The Mountain Lion

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The Mountain Lion

"The mountain lion works a strong magic in the imagination of many Americans. It is
the ultimate loner, a renegade presence in the wildest canyons and wildest mountains,
the sign of everything that is remote from us, everything we have not spoiled.”


There are as many names as there are stories surrounding the charismatic mountain lion: Puma concolor, cougar, catamount, painter, panther, ghost cat. The mountain lion represents a vividly wild aspect of the Americas. It is one of the last remaining great predators, whose elusiveness and camouflaged coloring have enabled it to survive a fifty dollar bounty and hunting pressures continuing to the present day.*

The mountain lion once roamed all of the Americas from the southern tip of Chile to the Canadian Yukon. With the European colonization of North America, it was hunted to extinction in regions east of the Rockies, with the exception of an endangered remnant population in Florida. Today, approximately 30,000 to 60,000 mountain lions exist in the US, and only 4,000 to 6,000 in California. Their elusiveness makes it difficult to know their exact numbers, but scientists believe there may be even fewer than these estimates.

This graceful, tawny colored cat has a small head, large body, and a long black-tipped tail. An adult weighs between 70 and 280 pounds, and measures five to nine feet from its nose to the tip of its tail (males being the larger). Large padded paws help the puma navigate through variable terrain. The paw print can be differentiated from that of a canine because its retractable claws do not appear in the tracks it leaves behind. Its binocular vision, lightning speed, sinewy strength, and strategically placed two-inch incisors, along with its razor-sharp claws, make this obligate carnivore, whose survival depends on fresh meat, a resourceful predator.

Pumas are solitary and territorial by nature, requiring vast tracts of contiguous land with ample prey and viable corridors connecting their populations. These large parcels of land and movement pathways enable them to disperse, find mates, raise their young and maintain genetic diversity. Their home ranges have been recorded from 10 to 400 square miles. Encroaching developments often divide and fragment puma habitat, splitting their home ranges and populations, resulting in additional sightings by humans.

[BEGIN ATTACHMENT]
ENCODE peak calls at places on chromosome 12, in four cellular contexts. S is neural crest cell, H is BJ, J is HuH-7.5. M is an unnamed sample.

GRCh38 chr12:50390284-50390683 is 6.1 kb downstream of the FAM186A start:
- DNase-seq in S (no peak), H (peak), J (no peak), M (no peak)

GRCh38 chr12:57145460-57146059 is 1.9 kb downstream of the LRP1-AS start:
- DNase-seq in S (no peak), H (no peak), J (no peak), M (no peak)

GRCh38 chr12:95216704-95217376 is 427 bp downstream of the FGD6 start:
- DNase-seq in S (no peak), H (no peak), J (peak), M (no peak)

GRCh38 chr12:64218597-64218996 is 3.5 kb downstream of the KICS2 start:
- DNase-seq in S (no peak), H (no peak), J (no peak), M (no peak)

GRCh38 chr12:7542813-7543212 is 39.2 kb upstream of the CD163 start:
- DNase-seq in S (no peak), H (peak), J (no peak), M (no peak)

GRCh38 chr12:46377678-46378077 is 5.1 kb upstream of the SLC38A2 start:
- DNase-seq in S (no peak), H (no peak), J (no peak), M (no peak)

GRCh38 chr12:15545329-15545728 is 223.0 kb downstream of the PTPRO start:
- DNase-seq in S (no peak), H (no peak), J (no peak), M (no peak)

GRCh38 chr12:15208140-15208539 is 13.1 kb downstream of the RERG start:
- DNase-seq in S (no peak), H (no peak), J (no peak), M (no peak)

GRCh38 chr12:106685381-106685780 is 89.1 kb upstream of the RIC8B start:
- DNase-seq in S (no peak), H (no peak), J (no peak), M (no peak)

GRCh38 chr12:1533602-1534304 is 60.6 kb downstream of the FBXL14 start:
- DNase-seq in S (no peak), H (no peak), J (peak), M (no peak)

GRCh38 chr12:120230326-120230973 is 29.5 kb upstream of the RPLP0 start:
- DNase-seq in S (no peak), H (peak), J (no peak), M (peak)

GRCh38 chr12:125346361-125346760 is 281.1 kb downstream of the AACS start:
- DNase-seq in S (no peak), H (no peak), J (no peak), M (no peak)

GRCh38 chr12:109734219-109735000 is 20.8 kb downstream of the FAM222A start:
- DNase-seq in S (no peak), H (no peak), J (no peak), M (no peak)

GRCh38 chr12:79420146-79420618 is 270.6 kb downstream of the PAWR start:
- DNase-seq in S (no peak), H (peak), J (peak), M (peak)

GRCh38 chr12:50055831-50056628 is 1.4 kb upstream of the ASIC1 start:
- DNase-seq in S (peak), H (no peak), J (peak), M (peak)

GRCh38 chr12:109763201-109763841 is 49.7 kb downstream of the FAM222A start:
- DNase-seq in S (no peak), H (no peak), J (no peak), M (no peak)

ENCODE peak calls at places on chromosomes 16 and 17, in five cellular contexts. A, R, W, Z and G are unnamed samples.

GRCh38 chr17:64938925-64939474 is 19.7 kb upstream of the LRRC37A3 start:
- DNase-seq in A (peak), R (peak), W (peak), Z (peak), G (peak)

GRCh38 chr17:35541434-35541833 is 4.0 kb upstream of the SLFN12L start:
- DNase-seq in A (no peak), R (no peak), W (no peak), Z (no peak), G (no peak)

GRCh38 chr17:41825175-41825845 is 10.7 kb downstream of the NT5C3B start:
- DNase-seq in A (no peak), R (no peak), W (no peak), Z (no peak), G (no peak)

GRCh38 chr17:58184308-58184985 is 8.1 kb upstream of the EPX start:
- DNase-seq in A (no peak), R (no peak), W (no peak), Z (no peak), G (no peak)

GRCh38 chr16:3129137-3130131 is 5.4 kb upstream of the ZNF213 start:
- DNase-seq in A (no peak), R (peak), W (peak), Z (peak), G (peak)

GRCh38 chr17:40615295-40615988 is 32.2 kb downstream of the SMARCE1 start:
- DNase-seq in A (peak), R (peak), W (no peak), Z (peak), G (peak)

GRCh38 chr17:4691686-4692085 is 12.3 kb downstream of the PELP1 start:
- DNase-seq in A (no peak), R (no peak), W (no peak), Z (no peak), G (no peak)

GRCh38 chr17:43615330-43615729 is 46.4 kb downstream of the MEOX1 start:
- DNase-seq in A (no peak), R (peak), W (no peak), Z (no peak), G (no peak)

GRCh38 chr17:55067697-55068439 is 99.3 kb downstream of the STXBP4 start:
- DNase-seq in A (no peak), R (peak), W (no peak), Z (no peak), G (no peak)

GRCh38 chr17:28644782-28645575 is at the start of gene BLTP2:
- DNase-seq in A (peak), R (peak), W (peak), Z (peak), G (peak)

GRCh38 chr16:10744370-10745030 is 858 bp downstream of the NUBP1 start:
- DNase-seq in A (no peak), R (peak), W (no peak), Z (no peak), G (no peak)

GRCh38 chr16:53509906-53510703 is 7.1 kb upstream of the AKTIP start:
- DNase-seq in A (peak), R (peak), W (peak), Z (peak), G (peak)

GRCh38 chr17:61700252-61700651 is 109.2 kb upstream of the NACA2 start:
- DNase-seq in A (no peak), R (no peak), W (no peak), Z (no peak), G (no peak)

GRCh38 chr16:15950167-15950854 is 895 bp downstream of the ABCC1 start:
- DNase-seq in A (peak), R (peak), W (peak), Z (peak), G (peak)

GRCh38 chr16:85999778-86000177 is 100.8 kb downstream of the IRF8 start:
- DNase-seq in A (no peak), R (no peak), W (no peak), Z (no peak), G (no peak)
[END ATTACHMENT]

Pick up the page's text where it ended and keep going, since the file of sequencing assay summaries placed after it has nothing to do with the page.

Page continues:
The cougar plays a vital role in the ecosystem. They control deer, elk and other ungulate populations and also keep their hoofed prey on the move, thus preventing overgrazing. They often remove the weaker and diseased individuals, helping support healthy herds. These regulatory roles have a cascading effect on the entire food chain, designating the lion as a keystone species, one that helps maintain the delicate ecological balance. In addition, these top predators preserve the vitality of a living, breathing ecological community by leaving behind the remains of their prey. While deer are its principal food source, the puma is an opportunistic carnivore, eating everything from mouse to moose. Scavengers such as birds, skunks, bears, coyotes and foxes, all the way down to the smallest microorganisms, all capitalize upon the remains of a cougar kill.

We need to act now to preserve mountain lion habitat and in so doing a myriad of other species would be saved in the process. Once a species is added to the endangered list, hindsight sends us scampering to save it, always at a great expense and often with little success. Because pumas require large habitats, preserving their land and connecting corridors would also preserve that of the bear, the elk, birds, fish, frogs and an infinite number of other species.

At first glance, it may appear that an abundance of wildlands still exists, but a closer scrutiny reveals a different picture. With persistent development and the exponential growth of human populations, the next 100 years may well see the mountain lion on the verge of becoming yet another bygone predator, without which the environment, along with humanity, would suffer a great and irreplaceable loss. This great cat's power and mystery embody the very spirit of our land and signify the grandeur of nature itself. The puma is a wild, threatened, and ethereal symbol, and our missteps are mirrored in its suffering. It serves as a teacher and a beacon for humanity, reminding us of where we are going, where we have been, and ultimately, the direction in which we need to proceed with the ambition of securing a future for all life.

*Idaho was the first state to rescind its bounty program in 1958. Arizona did not repeal its mountain lion bounty program until 1990. California is the only state to ban hunting mountain lions for sport. This ban in California has been in effect since 1990. Depredations permits can be obtained to kill lions that destroy livestock or pets.

Coming soon: exhibition dates and book release date.